The “closure plan” must aim to shutter the troubled facility as quickly as it is safe to do so, according to the order, signed by the deputy director for environmental health, Kathy Ho.
“Defueling must occur in a manner that is evidence-driven and supported by data and studies of the Facility, and consistent with the recommendations of subject matter experts,” the order states.
The new order comes on the anniversary of a May 6, 2021, release that spilled fuel into a lower access tunnel at the Red Hill facility. Initially, the Navy said approximately 1,000 gallons had spilled and all but 38 gallons had been captured. Later, officials said they believe 19,000 gallons of fuel had escaped from a tank that day.
Some of that fuel allegedly made its way into a fire suppression drain line where it would sit for months. In November, that drain line was supposedly hit with a cart and burst, spewing thousands of gallons of fuel into a tunnel close to the Red Hill well.
That well served 93,000 water customers in and around Pearl Harbor. According to survey results shared this week, some 2,000 people were sickened from drinking fuel-tainted water, including children, and thousands more were displaced from their homes.
An investigation into the causes of the two leaks last year is currently under review by the Pentagon and has not yet been released to the public, according to the Navy Office of Information. Meanwhile, the displaced families have returned to their homes with assurances from the Navy and DOH that their water is safe, although many are skeptical.
A previous DOH emergency order issued in December left open the possibility that the Red Hill facility could be operational again after it was repaired and deemed safe. Friday’s emergency order supersedes the earlier one and orders Red Hill’s closure to be permanent.
“Our main focus is ensuring that defueling and closure operations are performed safely and expeditiously,” Ho said in a statement. “This work will have consequences for us and for future generations, and on behalf of the people and environment of Hawaii, we will hold the Navy accountable to honor its commitments.”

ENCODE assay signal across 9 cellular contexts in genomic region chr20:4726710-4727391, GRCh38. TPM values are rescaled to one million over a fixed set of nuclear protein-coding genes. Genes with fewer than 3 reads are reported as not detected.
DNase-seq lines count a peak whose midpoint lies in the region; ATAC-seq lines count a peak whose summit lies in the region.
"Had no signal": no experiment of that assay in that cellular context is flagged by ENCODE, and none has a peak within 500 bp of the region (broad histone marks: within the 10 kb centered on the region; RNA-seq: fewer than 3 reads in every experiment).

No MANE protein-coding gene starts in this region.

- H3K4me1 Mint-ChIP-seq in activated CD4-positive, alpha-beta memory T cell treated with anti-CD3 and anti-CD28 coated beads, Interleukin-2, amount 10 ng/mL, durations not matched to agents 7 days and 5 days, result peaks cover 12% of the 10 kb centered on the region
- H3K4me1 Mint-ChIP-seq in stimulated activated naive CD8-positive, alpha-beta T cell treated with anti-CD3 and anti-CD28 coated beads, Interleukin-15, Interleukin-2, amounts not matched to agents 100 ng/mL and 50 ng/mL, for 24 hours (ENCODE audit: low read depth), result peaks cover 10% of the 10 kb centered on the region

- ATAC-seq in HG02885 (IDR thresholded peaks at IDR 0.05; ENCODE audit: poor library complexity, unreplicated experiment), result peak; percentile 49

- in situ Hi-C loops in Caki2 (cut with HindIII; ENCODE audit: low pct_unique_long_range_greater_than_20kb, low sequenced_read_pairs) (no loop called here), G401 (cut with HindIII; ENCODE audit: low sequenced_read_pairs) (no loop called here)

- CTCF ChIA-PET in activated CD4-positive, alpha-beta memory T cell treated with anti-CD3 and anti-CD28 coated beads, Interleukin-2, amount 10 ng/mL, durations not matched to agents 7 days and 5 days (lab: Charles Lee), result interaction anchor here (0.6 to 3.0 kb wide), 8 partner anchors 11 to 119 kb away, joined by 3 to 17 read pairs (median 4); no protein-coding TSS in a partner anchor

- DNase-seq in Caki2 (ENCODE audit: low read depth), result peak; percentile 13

Defense Secretary Lloyd Austin announced in March that he was ordering the permanent closure of Red Hill but said he made the decision for strategic reasons, not because of the state order. He pledged to provide a plan for the “safe and expeditious defueling of the facility” by May 31 and said that after repairs are done, defueling could take 12 months.
According to the new DOH order, the health department will have discretion on whether to approve the Red Hill closure plan in whole or in part. In reviewing it, officials will consider whether the plan includes adequate specificity about draining the facility’s 20 fuel tanks, associated pipelines and other equipment.
DOH also will assess the military’s plans for preventing and containing any fuel spills that may occur during the defueling process, according to the order.
Once defueling begins, the Navy will have to submit weekly situation reports or briefings outlining its progress, the order said.
The Navy may contest the new emergency order during a hearing to be scheduled with a DOH hearings officer. The Navy did not provide a response to the order on Friday evening.
The Navy fought the original emergency order with legal arguments to DOH and in lawsuits that it has since dropped.
Even after it agreed to comply, the Navy almost immediately violated that order, the Department of Health said in February. The military was supposed to hire a qualified, DOH-approved independent contractor to submit paperwork on defueling Red Hill, but instead, chose a contractor on its own without prior approval. After a review, DOH said it wasn’t confident in the contractor’s independence.
Earthjustice attorney David Henkin, who represented the Sierra Club in the fight over the previous order, said in a statement that the Navy owes it to the people of Hawaii to comply with this new order and “not drag this out with legal maneuvers like last time.”
“The Red Hill Facility has already poisoned our water supply with jet fuel, depriving nearly 100,000 residents of safe drinking water in their homes for months, and the contamination remains in our aquifer, reducing the island’s water supply and raising the specter of water rationing as we head toward summer,” he said.
“We can’t afford another human and environmental catastrophe. We need to get the fuel out of Red Hill’s corroded, aging fuel tanks as quickly as possible.”
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